I just finished Robert P. Jones‘s book The End of White Christian America. Jones is the CEO of Public Religion Research Institute (PRRI). It provides survey data that confirms what a lot of us have thought for several years: the number of white evangelicals in the United States is declining.
The last chapter of The End of White Christian America deals with the Donald Trump campaign and presidency. Jones argues that Trump may be white evangelicals’ last great attempt to win the culture wars. When the age of Trump is over there will not be enough white evangelicals in America for the Christian Right to make political gains.
I wonder. Have evangelicals over the past fifty years been so busy fighting the culture wars and pursuing political power that they have failed to bring more white men and women into the fold through evangelization? Have they invested so much time in politics that they have not cultivated the spiritual and moral lives of young people in a way that keeps them in the church? Just a few thoughts. Feel free to run with them.
Over at USA Today, Jones reflects on the latest PRRI study on white evangelicalism. Here is a taste:
But one of the most important findings of our survey is that as the country has crossed the threshold from being a majority white Christian country to a minority white Christian country, white evangelical Protestants have themselves succumbed to the prevailing winds and in turn contributed to a second wave of white Christian decline in the country. Over the past decade, white evangelical Protestants have declined from 23% to 17% of Americans.
During this same period, the proportion of religiously unaffiliated Americans has grown from 16% to 24%.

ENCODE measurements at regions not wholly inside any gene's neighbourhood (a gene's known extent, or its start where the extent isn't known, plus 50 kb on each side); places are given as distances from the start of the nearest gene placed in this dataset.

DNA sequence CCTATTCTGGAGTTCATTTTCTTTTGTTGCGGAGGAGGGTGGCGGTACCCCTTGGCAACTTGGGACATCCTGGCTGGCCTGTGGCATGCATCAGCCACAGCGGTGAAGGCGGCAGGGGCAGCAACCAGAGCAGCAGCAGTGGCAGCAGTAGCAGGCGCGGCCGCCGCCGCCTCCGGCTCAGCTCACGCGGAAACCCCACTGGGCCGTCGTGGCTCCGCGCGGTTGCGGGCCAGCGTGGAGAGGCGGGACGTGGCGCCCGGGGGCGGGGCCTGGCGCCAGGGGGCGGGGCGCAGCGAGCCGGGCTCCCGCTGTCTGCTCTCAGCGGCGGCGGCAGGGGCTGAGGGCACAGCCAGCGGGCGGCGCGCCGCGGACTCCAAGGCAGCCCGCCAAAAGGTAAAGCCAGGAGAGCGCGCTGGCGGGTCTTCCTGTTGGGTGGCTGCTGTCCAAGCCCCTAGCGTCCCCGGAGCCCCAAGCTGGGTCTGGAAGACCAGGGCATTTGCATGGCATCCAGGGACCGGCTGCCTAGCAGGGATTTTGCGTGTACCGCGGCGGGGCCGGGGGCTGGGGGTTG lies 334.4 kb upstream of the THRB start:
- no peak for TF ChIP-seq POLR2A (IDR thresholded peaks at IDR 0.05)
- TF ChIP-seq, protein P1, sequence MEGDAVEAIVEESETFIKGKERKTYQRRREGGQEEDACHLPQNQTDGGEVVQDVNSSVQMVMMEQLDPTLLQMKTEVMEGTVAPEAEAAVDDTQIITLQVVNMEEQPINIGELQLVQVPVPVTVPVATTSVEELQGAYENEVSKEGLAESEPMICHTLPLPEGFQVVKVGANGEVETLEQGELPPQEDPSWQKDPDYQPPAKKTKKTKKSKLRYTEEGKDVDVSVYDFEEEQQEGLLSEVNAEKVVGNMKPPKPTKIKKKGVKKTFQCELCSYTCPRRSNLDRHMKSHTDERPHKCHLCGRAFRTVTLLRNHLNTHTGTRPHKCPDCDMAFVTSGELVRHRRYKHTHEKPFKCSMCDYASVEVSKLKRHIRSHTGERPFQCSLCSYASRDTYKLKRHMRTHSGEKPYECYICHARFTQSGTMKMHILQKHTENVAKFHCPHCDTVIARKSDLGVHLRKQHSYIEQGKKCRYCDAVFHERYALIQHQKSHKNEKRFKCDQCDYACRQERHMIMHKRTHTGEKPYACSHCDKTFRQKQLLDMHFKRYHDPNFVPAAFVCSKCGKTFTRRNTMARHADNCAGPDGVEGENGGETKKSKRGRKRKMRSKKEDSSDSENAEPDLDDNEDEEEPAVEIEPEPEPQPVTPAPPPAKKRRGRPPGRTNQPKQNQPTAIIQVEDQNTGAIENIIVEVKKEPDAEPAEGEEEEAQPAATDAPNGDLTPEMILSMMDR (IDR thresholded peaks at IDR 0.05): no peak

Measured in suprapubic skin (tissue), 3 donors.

The engines of white evangelical decline are complex, but they are a combination of external factors, such as demographic change in the country as a whole, and internal factors, such as religious disaffiliation — particularly among younger adults who find themselves at odds with conservative Christian churches on issues like climate change and lesbian, gay, bisexual and transgender rights. As a result, the median age of white evangelical Protestants is now 55, and the median age of religiously unaffiliated Americans is 37. While 26% of seniors (65 and older) are white evangelicals, only 8% of Americans younger than 30 claim this identity.
The evangelical alliance with Trump can be understood only in the context of these fading vital signs among white evangelicals. They are, in many ways, a community grieving its losses. After decades of equating growth with divine approval, white evangelicals are finding themselves on the losing side of demographic changes and LGBT rights, one of their founding and flagship issues.
In the 1980s, a term such as “the moral majority” had a certain plausibility. Today, such a sweeping claim would be met with a mountain of counter evidence from public opinion polls, progressive religious voices, changing laws and court decisions.
Read the entire piece here.
Read the very revealing PRRI report here.